Muslims protest China’s Ramadan ban

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Turkish Muslim Uighurs pray in Ankara for members of their community allegedly killed by the Chinese security forces in Xinjiang autonomous region.

ANKARA: A Chinese ban on Ramadan fasting for uighur Muslims in the Muslim-majority northwest district of Xinjiang has sparked protests from Saudis and expatriates who demanded a boycott of Chinese products.

“It’s the highest degree of injustice. People should be allowed to practice their religion,” Mohammed Badahdah, assistant secretary-general of the World Assembly of Muslim Youth, told Arab News.

“This shows their anti-Islam attitude as they consider those who practice Islam as terrorists. If this is allowed to continue, they will ban Muslims from Hajj and Umrah.”

Every year, Chinese authorities have repeatedly imposed restrictions on Uighur Muslim in the northwestern region of Xinjiang every Ramadan.

Ramadan, the holiest month in Islamic calendar, falls this year between Sunday, June 29, and July 28.

In Ramadan, adult Muslims abstain from food, drink, smoking and sex between dawn and sunset.

The sick and those traveling are exempt from fasting especially if it poses health risks.

Under the restrictions, all Muslim state employees were forced not to observe the fasting month of Ramadan.

Badahdah said the Chinese government has been imposing anti-Islam policies for the past several years, adding that the UN and Security Council have failed to protect Muslims.

“China is a closed country and we have started knowing about its oppressive policies against Muslims through social media,” he said.

“We Muslims have to unite and return to the teachings of the Qur’an and Sunnah. That is the only solution for our problems,” he told Arab News.

Badahdah said the Chinese action was a violation of the Universal Declaration of Human Rights that protects freedom of religion and opinion, adding that tyrants and tyrannical regimes in the world would disappear one day.

“They have to learn lessons from history,” he said.

Muslim Unity

Rejecting the Chinese restrictions on their fellow Muslims, Saudis urged a Muslim unity to take political and economic actions against China for its oppressive policy.

“So Muslims all over the world should unite against such unjust and inhuman practices to put an end to them,” Badahdah, the assistant secretary-general of the World Assembly of Muslim Youth, said.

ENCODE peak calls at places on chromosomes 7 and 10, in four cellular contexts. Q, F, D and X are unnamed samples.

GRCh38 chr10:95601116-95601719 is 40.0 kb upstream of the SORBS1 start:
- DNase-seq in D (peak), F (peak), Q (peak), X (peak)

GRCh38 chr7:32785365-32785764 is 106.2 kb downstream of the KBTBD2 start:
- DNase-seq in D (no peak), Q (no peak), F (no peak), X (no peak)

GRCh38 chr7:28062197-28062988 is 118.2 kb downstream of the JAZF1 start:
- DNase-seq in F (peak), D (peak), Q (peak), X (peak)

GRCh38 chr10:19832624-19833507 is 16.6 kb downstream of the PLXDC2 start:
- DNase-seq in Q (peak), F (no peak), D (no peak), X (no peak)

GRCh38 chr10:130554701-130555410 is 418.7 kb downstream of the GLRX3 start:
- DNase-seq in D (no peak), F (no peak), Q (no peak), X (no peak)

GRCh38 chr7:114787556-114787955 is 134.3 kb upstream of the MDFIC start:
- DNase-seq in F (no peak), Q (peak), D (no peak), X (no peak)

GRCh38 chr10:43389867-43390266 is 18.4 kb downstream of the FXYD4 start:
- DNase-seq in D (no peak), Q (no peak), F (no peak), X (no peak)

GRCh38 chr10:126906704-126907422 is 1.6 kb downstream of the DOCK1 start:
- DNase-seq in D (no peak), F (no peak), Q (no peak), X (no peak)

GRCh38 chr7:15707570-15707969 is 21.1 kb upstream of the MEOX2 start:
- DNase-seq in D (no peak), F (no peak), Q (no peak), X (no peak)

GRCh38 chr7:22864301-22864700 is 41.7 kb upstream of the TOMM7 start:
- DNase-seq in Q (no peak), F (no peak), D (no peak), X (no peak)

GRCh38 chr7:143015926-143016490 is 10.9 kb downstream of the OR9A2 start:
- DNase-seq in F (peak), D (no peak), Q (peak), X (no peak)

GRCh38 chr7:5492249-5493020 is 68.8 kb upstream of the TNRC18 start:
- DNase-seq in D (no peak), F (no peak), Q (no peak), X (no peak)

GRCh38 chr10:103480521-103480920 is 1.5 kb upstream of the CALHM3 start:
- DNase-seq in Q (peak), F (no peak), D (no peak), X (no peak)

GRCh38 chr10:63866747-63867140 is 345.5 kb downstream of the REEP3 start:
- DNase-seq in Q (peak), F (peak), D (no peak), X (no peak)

“We are a big force with a population of 1.5 billion and should defeat the enemy’s machinations to divide us. We have to become real Muslims to receive the help of Allah.”

Others urged Saudi Arabia and other OIC countries to support Muslim minorities in China and elsewhere.

“Our government took strong action against the Netherlands when a rightwing politician in the country abused Islam and the Saudi flag. We should take similar action against China if they do not review their anti-Muslim stance,” Fuad Tawfik, a Saudi engineer, told Arab News.

The 57-member Organization of Islamic Cooperation (OIC), meanwhile, said it has contacted the Chinese government to discuss the issue.

“We are waiting for a reply from China,” an informed source told Arab News.

Tawfik decried the worsening condition of Muslims all over the world.

“They are even tested by some Muslim governments. This is very unfortunate. At the same time, it gives us the glad tidings that the support of the Almighty is very near for Muslims to overcome this period of troubles and tribulations. But we should exercise patience,” he said.

Blogger Hashmet Hussain urged a Muslim boycott for Chinese products.

“Banning the basic right of following the religion of Islam is a kind of terrorism,” he said.

Another blogger said: “For their own benefit China should immediately withdraw their decision and apologize to Muslims.”— (onislam.net)

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